RPF Member Releases New Book

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Capitol Kid: A Baby Boomer Grows Up In Washington, D.C.

Rockville Presbyterian Fellowship member Gary Dreibelbis has a new book to be released by Neely Worldwide Publishing Capitol Kid: A Baby Boomer Grows Up In Washington, D.C. which chronicles him growing up in and around D.C. from 1953-'72. "On the day I was born April 17th, 1953, the New York Yankees' Mickey Mantle hit a 565 ft. home run vs. the Washington Senators and out of Griffith Stadium in D.C. My Dad said he hit it because he knew I had arrived. I believed him for years."

Gary saw in person JFK's inauguration parade and funeral procession as well as experiencing the violence of the riots following the assassination of The Rev. Dr. Martin Luther King.  "I'll never forget the excitement of the JFK inauguration parade or the silence and sorrow of the funeral procession. My Dad and I watched both from the steps of the Old Post Office Building which is now a Trump Hotel. James Brown, The Godfather of Soul, saved the city of D.C. during the King riots. He was scheduled to do a concert in D.C. but went on local TV and said, 'Dr. King would not have wanted this.' The rioting stopped in an hour."

Gary also talks about fun things such as almost seeing the first Beatles public concert in the U.S. in 1964.  "The Beatles' first public concert was in D.C. 48 hours after they appeared on the Ed Sullivan Show.  I bought a ticket from two older girls down the street. Tickets were $2 and $4. They were willing to give me a ride to the concert. At the last minute my Mother wouldn't let me go."

He also talks about Jim Henson and how he got his start as a teenager on local TV.  "Jim had a five minute show with the Muppets Monday-Friday on WRC-TV while he was attending the University of Maryland. You knew that eventually he would make it big."

A broadcasting career began for Gary as a ten year old paper boy for the Washington Star. He recorded radio commercials for The Star and was known as "Star Boy."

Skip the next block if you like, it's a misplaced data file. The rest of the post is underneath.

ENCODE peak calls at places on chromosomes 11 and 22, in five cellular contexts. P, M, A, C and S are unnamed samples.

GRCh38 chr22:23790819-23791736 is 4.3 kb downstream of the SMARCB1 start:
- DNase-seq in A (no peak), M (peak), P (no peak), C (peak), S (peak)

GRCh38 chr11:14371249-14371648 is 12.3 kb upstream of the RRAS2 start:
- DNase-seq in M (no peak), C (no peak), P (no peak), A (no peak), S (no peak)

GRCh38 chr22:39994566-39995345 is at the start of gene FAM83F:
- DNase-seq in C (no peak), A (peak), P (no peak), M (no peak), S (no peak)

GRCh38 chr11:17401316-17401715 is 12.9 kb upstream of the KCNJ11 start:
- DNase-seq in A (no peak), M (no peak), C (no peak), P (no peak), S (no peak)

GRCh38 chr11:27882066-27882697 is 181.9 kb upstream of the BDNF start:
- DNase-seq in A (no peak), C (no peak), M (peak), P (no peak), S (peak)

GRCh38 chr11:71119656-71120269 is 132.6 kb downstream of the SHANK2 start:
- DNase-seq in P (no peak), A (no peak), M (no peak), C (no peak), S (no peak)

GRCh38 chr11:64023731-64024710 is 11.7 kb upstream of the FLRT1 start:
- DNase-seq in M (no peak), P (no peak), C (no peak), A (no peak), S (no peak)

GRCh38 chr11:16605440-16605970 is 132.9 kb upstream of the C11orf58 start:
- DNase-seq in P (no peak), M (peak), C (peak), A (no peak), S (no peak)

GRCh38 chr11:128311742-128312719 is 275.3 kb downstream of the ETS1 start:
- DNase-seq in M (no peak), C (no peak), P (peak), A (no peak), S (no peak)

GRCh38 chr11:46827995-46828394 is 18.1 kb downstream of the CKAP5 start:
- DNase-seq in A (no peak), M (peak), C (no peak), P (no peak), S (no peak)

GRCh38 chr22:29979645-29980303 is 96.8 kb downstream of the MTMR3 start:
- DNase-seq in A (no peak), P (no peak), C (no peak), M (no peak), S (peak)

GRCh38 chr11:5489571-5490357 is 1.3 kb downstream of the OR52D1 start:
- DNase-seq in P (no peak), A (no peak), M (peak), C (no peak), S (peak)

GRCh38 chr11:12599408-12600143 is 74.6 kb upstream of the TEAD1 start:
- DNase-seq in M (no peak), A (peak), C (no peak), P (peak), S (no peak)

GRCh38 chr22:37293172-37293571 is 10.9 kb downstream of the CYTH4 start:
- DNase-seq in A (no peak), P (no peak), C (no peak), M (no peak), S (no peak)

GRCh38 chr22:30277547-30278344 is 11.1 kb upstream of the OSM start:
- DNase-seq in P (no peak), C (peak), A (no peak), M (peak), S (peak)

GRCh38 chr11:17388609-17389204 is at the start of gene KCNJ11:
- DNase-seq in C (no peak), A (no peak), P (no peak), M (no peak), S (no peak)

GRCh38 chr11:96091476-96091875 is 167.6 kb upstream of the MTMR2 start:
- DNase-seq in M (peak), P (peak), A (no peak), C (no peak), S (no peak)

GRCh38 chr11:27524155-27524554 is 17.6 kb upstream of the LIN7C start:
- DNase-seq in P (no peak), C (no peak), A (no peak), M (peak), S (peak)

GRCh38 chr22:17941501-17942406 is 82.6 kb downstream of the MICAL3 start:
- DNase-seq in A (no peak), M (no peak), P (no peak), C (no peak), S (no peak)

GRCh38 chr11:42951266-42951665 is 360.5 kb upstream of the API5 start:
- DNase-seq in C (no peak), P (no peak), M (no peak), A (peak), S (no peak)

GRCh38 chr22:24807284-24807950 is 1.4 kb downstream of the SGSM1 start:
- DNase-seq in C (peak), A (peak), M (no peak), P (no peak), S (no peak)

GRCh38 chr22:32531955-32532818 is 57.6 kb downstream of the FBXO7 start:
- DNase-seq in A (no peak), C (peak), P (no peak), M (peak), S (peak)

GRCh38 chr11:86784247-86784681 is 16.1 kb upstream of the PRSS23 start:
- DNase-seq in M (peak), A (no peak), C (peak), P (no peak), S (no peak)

Church was very important for Gary and his family. He talks about growing up in the Baptist church the way Garrison Keillor talks about being a Lutheran.

"You don't have to be a D.C. native to enjoy this book." says Gary.  "The themes are universal and it is written in a style of Jean Sheppard who wrote the film Christmas Story and Garrison Keillor. You'll laugh, you'll cry, you'll kiss your hard earned money goodbye."

Steve Osunsami, award winning reporter for ABC News says the following about the book: "What a beautiful story that takes me back to the magic of a lost America, when kids still delivered newspapers, when television was young, and families always ate together.  Reading this, I can smell the tang of root beer floats, and hear the hum of those old black and white TVs--I can imagine the ink stains on Gary's hands carrying newspapers.  This is a precious story of an everyday American family in the nation's capital, growing up in a time that current events would change them and the country forever.  What Gary has written is a wonderful love-letter to my birthplace, the District of Columbia."

The book is 400 pages and with 60 photos. Gary will announce when the book is officially released and will be available on Amazon and Barnesandnoble.com.